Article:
Minnesota Republicans are one small step closer in their race for a new GOP gubernatorial nominee. In an attempt to narrow the field, Republican Party activists conducted a straw poll at their annual convention. Out of a list of nine candidates, State Representative and former House Minority Leader Marty Seifert (R-Marshall) walked away as the clear front-runner with 37% of the votes. State Representative Tom Emmer (R-Delano) received 23% of the votes, and former State Auditor Pat Anderson and Senator David Hann (R-Eden Prairie) came in at third and fourth places, at 14% and 12% percent respectively.
Other candidates, collectively receiving the remaining 14% of the votes, included Representative Paul Kohls (R-Victoria), Senator Michael Jungbauer (R-East Bethel), former State Representative Bill Haas, party activist Phil Herwig, and environmentalist Leslie Davis.
Despite the sense of momentum already established, there are still rumors that others are contemplating throwing their hats into the ring: former U.S. Senator Norm Coleman, State Representative Laura Brod (R-New Prague), former U.S. Representative Jim Ramstad, and a number of notable names being thrown about from within Minnesota’s business community.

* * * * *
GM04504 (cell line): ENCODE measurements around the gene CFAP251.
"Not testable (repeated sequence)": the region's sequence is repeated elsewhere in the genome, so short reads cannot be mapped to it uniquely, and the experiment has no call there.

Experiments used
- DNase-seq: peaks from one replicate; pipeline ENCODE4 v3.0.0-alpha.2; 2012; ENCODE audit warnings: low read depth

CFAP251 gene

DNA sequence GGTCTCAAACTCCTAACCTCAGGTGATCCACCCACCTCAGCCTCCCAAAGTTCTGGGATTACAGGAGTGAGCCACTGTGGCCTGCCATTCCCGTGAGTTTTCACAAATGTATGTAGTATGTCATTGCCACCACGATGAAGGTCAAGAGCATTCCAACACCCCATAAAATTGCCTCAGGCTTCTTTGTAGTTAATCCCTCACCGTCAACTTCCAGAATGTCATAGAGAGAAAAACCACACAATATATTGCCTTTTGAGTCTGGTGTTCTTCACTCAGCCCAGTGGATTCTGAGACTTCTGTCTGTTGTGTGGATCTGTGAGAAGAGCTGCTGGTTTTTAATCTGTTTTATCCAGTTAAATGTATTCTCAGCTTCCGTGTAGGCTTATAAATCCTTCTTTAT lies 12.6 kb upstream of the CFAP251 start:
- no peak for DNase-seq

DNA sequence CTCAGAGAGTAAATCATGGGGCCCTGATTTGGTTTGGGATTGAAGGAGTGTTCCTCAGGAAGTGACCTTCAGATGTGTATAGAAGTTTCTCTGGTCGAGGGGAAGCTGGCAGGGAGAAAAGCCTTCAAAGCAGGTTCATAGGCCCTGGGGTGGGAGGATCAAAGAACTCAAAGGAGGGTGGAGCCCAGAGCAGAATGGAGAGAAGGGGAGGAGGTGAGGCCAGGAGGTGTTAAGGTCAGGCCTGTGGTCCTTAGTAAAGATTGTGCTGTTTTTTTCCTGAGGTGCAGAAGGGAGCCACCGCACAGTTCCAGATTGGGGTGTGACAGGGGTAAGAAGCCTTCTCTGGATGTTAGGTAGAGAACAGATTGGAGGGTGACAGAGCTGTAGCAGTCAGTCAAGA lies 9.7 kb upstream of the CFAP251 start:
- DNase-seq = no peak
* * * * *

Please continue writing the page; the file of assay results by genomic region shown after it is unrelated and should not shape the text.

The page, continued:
On the DFL side, Saint Paul Mayor Chris Coleman surprised everyone, including his staff members and political insiders, when he announced that he would not be running for governor, which would have diverted his attention from doing his current job as mayor. Coleman had already started assembling a campaign team, attended events around the state, and spread the word that he was “seriously considering a run for governor.” When he announced he was holding a press conference last Thursday, everyone expected to hear that he was filing his campaign papers and officially joining the already crowded race. Some have speculated that Coleman’s move was based on his desire to see the light-rail transit Central Corridor line to completion, while others think that a recent GOP complaint alleging he used mayoral campaign funds on a gubernatorial race without registering with the Campaign Finance Board would have tainted his campaign in its infancy.
Gubernatorial candidate and former House Minority Leader Matt Entenza also announced last week that he was willing to “spend whatever it takes” on his campaign, with estimates starting as low as $6 million. Entenza did say he would abide by the DFL endorsement process as long as the other candidates did the same. Former U.S. Senator Mark Dayton, however, said he would be willing to take his campaign through a primary if necessary.